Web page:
HONG KONG — China on Tuesday staged its third interest rate increase since October, the latest sign of authorities’ intensifying efforts to temper the blistering pace of economic growth and prevent already worrisome inflation levels from escalating further.
The central bank in Beijing raised its benchmark one-year deposit rates by a quarter of a percentage point to 3 percent, and its one-year lending rate by a similar amount, to 6.06 percent, the People’s Bank of China said.
Many analysts had expected the central bank to raise interest rates around the Lunar New Year holiday and many expect still more increased and other growth-dampening measures during the course of 2011. Markets re-open in mainland China on Wednesday after the week-long holiday.
Buoyed by ample lending and massive state investment projects, the Chinese economy powered ahead last year, overtaking that of Japan to become the world’s second-largest after the United States.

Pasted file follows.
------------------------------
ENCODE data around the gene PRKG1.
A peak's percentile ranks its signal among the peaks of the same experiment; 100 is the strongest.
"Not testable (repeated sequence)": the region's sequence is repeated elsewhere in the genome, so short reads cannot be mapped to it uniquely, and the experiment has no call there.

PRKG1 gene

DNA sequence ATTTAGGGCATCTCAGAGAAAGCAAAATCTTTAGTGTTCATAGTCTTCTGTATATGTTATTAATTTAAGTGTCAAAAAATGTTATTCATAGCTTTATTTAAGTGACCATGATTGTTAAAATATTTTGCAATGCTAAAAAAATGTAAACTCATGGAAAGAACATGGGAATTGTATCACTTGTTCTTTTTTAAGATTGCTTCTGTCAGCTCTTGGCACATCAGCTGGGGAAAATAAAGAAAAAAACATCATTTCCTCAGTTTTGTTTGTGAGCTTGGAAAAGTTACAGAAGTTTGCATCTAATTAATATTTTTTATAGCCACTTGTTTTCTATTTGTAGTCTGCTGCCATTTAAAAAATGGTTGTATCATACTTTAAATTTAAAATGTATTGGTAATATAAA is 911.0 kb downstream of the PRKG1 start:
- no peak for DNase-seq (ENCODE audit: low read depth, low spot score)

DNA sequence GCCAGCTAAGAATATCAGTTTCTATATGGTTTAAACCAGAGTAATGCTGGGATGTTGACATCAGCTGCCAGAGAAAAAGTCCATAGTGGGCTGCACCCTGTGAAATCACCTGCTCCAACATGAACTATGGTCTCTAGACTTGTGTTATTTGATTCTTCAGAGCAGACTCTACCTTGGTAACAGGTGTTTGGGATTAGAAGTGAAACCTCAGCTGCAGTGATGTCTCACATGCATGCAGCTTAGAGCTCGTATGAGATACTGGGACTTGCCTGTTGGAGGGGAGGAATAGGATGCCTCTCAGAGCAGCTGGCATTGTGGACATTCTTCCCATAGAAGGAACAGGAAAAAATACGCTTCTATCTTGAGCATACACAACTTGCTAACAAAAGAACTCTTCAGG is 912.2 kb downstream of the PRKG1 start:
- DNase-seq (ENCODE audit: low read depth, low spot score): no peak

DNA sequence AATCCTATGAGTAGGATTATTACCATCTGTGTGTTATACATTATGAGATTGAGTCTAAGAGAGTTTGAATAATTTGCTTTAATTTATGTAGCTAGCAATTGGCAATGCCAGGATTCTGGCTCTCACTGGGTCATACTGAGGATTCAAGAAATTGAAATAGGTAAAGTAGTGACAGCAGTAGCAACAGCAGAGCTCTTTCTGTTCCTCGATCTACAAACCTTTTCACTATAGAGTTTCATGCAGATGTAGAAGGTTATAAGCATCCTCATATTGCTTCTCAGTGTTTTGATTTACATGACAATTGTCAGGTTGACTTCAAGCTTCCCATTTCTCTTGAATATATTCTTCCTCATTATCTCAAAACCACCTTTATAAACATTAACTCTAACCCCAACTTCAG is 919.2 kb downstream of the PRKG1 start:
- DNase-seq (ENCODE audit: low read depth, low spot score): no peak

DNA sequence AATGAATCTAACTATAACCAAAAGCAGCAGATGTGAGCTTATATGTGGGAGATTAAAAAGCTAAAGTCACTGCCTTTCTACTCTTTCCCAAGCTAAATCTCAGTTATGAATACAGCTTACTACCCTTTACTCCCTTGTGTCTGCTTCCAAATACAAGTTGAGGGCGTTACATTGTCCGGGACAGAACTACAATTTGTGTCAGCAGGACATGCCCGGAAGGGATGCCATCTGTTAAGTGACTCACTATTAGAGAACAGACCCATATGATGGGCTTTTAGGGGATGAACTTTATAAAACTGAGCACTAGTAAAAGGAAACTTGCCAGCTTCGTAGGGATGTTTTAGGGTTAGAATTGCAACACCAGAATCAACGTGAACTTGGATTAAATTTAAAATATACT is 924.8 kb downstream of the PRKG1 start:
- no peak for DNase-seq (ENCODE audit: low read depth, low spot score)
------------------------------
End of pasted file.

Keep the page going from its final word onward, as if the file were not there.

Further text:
Data released by the National Bureau of Statistics on Jan. 20 put the pace of growth at 10.3 percent for the full year – up from 9.2 percent in 2009 — significantly above what analysts had expected. Inflation came in at 3.3 percent for the full year — well above what the authorities are comfortable with — and could well rise further, economists believe.
As in many other emerging economies, rapid growth has combined with easy credit and inflows of cash from overseas to push up asset and consumer prices this year.
Beijing has reacted with a range of tools aimed at containing price rises. These have ranged from measures aimed specifically at the red-hot property sector — such property taxes recently announced for some cities — to instructions to the country’s state-controlled banks to lend less.
A so-called reserve requirement ratio for state-controlled banks — which effectively dictates the amount that lenders have to set aside against loans, and thus affects how much they can lend — has been raised seven times since early 2010. www.wdalaw.com China has, however, been relatively slow in resorting to the tool of raising rates, preferring instead to crimp lending by banks. Australia kicked off a string of global rate hikes in October 2009, and India has made several increases since early last year.
Beijing’s decision to deploy rate rises now highlights the mounting worries over the acceleration in price rises, analysts said.